Pollokshields Heritage


Pollokshields is as much defined by its trees as its buildings and open spaces!
Throughout the neighbourhood there are predominantly lime trees.   There are also varying numbers of sycamore, holly, cherry, chestnut, conifer, beech, elm, pine, maple, ash, silver birch, oak, poplar, yew, rowan, larch, alder, hawthorn, willow and whitebeam trees, with magnolia, laburnum, lilac and rhododendron among the many shrubs. 
Much of the original street tree planting has been eliminated in recent decades.

All trees within a Conservation Area or under a Tree Preservation Order are protected by law. It is illegal to "cut down, lop, top, uproot, wilfully damage or destroy" a legally protected tree without permission. Owners must notify the Director of Development and Regeneration Services, Glasgow City Council, if they wish to undertake work to a tree within the Conservation Area; permission for work to a tree covered by a Tree Preservation Order must be sought with a written application.

The most historic of the garden trees is the humble holly – the badge of the longstanding Maxwell family who owned the land on which Pollokshields was developed.  The motto – ‘Do Good While The Holly Is Green’ features in the Burgh Hall building both on the largest of the original stained glass windows and inscribed on the new stonework that formed part of the regeneration project.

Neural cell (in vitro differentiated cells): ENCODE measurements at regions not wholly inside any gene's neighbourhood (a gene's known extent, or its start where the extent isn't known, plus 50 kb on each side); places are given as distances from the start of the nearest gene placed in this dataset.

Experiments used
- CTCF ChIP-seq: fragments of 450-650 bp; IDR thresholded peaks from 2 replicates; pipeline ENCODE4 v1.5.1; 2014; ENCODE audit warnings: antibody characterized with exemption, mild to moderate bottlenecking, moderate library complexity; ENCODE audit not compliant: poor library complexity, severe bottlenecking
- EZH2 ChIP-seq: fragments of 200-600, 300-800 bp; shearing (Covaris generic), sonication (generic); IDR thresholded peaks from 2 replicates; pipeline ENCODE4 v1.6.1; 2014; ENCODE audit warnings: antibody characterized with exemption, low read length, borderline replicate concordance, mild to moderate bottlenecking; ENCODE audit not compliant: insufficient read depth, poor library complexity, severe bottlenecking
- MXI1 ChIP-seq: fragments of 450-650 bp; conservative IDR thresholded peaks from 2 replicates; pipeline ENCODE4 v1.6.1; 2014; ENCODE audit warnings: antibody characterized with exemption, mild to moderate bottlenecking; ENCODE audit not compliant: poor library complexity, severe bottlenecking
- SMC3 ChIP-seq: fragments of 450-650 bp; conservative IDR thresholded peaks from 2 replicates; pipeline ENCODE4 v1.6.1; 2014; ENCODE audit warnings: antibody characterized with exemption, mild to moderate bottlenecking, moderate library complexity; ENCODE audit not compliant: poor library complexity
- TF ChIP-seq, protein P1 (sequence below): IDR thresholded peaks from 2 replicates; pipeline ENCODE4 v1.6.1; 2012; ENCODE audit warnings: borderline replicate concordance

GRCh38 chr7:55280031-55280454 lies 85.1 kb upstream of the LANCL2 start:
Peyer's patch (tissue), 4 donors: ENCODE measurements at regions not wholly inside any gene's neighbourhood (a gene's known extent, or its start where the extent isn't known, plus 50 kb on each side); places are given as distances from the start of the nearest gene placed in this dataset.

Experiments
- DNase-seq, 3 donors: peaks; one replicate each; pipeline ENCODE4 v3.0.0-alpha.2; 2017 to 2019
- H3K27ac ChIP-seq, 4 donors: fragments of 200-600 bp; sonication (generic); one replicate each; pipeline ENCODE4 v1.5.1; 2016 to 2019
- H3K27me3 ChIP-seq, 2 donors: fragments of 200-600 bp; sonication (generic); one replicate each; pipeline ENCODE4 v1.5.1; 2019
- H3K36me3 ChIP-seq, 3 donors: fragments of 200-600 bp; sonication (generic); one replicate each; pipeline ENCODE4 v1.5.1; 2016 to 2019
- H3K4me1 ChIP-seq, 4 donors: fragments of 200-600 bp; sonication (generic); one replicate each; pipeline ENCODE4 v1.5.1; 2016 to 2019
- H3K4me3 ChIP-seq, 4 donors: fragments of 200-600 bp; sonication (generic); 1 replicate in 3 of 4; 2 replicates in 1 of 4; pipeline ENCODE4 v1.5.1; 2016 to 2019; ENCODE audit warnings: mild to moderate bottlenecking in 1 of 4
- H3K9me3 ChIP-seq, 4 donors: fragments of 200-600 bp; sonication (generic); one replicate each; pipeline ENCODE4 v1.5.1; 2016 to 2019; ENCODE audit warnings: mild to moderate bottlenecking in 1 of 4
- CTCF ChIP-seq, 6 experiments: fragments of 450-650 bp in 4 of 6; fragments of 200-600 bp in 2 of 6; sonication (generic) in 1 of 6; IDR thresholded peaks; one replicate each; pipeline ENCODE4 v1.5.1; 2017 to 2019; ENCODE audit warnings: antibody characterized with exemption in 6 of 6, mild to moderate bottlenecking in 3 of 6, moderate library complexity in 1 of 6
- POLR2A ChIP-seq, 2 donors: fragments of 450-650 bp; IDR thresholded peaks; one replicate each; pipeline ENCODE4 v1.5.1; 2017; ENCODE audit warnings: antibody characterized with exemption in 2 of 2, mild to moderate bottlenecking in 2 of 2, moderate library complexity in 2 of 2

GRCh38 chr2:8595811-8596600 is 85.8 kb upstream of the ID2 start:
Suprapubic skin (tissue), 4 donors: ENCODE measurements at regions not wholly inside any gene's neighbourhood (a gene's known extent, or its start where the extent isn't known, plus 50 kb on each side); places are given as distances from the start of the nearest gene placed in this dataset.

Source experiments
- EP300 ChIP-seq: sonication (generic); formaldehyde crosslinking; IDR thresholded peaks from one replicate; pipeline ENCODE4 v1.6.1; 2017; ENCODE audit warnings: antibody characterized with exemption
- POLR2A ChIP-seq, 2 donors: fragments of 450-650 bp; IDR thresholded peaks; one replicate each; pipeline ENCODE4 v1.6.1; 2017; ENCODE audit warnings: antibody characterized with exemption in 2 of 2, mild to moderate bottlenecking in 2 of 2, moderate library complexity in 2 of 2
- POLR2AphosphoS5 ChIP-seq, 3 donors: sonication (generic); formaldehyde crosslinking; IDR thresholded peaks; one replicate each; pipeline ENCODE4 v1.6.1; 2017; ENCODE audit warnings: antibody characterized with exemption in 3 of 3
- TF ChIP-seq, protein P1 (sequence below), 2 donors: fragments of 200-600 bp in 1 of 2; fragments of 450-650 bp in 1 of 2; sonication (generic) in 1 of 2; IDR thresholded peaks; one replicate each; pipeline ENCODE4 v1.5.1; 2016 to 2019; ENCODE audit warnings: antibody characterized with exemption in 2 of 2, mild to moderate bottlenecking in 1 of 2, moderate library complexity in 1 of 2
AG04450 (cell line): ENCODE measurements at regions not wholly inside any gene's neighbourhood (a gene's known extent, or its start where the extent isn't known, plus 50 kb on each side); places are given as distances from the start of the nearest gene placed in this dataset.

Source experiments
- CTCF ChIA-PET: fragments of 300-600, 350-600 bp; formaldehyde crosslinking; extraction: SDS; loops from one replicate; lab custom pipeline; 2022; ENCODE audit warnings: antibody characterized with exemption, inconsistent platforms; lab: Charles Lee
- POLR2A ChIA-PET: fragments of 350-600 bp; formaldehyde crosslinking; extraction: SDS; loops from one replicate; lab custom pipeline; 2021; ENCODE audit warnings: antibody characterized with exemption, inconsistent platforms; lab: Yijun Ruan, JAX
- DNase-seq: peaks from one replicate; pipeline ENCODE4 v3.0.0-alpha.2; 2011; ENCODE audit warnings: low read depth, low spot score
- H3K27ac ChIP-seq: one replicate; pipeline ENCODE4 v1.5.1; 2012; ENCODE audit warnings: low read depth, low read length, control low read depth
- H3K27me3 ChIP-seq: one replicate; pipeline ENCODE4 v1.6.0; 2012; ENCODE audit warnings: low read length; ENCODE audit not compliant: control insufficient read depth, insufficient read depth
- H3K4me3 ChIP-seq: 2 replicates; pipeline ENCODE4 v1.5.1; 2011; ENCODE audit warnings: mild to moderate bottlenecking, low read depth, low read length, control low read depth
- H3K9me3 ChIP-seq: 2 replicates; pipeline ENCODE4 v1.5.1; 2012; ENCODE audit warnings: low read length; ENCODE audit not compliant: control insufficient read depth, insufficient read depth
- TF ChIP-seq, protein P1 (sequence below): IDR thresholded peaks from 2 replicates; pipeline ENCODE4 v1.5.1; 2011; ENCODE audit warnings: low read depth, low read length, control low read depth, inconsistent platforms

Holly Bushes
Walnut Tree
One of the more unusual trees in the district, it thrives in the garden of the Nan McKay Hall, off St John’s Road, formerly the grounds of the long-demolished no. 26 Maxwell Drive.
One of the most distinctive trees recently introduced to Pollokshields was planted at The Hidden Gardens in 2003.  The gingko is the world’s oldest species.  In Jurassic times it was found world-wide, and survived latterly in China.  This one is a mere twenty-three years old and was brought from Germany.
Is this the most unusual tree in Pollokshields?
Thought to have been extinct for over 5 million years, the Dawn Redwood was discovered by chance in a remote Chinese village in 1941, one of the most exciting events in the plant world of the last century.  The first one to be planted in Britain was in 1949 and it is now a familiar sight in parks and gardens throughout the UK.  The species is classified by the World Conservation Union as ‘critically endangered’ as it is found rarely in the wild.
(Leven St / Nithsdale Rd)
All of the green spaces between blocks of buildings across the suburb were planted with clusters of similar trees.  This is one of the most distinctive, bordering on Nithsdale Road at its junctions with Leven Street and Shields Road, edged with poplars.
Poplar Grove